The newly-released Cancer Atlas synthesizes cancer data from 184 countries. The authors of the publication – created by the American Cancer Society, the International Agency for Research on Cancer (IARC), and the Union for International Cancer Control (UICC) – analyzed all of this data to provide insights into cancer risk factors, the global burden of cancer, and the best opportunities for nations to take action against cancer.
Below are 10 of the key facts presented in the Cancer Atlas.
1: The rank of breast cancer among leading causes of cancer death in women worldwide.
21,400: The number of lung cancer deaths worldwide caused by secondhand smoke each year.
2 million: The annual number of new cancer cases worldwide due to infection. Helicobacter pylori, human papillomavirus (HPV), and hepatitis B and C viruses are the cause of most infection-related cancers.
At least 16: The number of cancer types that smoking can cause.
32 million: The total number of cancer survivors worldwide in 2012.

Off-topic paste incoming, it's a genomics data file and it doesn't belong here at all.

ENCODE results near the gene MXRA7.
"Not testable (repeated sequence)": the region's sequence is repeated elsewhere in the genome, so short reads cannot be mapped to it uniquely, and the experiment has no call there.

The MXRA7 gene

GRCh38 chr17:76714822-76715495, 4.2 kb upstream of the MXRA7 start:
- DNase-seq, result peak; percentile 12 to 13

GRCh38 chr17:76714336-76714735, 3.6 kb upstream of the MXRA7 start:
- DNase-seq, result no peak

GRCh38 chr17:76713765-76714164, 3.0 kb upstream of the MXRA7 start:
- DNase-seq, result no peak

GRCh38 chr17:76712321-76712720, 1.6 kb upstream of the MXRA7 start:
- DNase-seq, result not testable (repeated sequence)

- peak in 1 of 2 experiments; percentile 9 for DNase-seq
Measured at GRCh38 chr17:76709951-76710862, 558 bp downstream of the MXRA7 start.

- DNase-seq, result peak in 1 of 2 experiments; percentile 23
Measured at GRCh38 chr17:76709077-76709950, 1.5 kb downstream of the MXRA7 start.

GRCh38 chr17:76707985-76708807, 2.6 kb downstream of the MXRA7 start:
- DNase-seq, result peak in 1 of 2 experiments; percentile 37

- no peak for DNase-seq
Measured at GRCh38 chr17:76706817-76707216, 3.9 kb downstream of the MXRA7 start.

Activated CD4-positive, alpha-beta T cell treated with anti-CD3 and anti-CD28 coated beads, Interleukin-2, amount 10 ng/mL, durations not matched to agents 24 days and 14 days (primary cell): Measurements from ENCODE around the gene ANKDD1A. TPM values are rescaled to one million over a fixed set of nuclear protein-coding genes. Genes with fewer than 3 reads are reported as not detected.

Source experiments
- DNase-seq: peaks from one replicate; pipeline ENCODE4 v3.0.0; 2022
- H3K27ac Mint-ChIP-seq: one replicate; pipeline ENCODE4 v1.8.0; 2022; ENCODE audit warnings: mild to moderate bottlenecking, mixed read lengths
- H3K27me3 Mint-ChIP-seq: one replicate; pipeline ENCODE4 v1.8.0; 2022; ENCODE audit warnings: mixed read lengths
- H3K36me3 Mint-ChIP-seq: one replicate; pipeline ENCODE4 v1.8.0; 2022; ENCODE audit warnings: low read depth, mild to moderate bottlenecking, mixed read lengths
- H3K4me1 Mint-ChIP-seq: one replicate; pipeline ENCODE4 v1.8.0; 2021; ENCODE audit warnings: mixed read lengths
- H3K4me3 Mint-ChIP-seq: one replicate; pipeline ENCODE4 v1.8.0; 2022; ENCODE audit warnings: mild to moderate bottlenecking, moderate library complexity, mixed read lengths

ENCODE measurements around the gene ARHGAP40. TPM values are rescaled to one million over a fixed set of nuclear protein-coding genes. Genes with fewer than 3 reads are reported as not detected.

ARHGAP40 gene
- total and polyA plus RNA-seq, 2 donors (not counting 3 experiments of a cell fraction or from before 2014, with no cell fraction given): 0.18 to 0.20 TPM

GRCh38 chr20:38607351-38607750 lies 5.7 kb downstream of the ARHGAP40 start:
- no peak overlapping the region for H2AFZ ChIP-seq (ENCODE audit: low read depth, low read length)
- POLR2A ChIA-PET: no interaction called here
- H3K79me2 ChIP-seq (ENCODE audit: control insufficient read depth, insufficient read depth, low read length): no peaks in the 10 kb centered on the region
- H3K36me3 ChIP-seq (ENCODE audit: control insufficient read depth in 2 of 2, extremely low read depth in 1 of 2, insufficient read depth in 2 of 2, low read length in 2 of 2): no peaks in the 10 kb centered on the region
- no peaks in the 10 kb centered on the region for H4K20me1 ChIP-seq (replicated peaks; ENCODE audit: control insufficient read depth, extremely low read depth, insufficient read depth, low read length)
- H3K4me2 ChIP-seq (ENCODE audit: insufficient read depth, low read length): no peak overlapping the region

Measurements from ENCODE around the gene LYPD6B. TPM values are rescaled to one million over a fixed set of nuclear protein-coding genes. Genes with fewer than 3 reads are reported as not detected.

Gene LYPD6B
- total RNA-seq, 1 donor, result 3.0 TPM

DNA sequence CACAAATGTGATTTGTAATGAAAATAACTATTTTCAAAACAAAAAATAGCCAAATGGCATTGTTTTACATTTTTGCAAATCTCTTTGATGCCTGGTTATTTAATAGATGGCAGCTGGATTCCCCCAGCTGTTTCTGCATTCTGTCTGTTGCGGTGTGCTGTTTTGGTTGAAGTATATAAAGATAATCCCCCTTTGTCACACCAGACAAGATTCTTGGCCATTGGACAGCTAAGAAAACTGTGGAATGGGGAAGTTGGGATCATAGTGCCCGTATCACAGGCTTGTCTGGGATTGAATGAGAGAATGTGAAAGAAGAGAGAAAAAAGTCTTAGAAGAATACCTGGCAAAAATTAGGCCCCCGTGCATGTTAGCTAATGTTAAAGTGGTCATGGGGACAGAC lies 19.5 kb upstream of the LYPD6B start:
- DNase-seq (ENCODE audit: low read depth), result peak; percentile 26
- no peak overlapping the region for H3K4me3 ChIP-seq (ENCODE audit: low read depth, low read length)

1/3 to 1/2: The fraction of cancer cases that can be prevented based on what is already known.
36: The number of countries that have large-scale colorectal cancer screening programs – 148 countries do not have such programs. Colon cancer screening tests can help reduce deaths from colon cancer by catching it earlier and sometimes even preventing it.
700,000: The estimated number of HBV-related deaths averted due to hepatitis B vaccination, for every vaccinated birth cohort globally. The hepatitis B virus (HBV) infection is responsible for more than 750,000 deaths worldwide each year, including 340,000 cases of hepatocellular carcinoma (HCC) – the most common type of liver cancer. According to the Cancer Atlas, “HCC results from chronic HBV infection, and the risk of chronic infection is greatest if transmission occurs during birth and early childhood.”
120,000: The estimated number of future cervical cancer deaths in India that could be prevented if 70% of 9-year-old girls were vaccinated against the human papilloma virus (HPV) in one year. Almost all cervical cancer cases are caused by HPV.
Explore these statistics and more in the Cancer Atlas.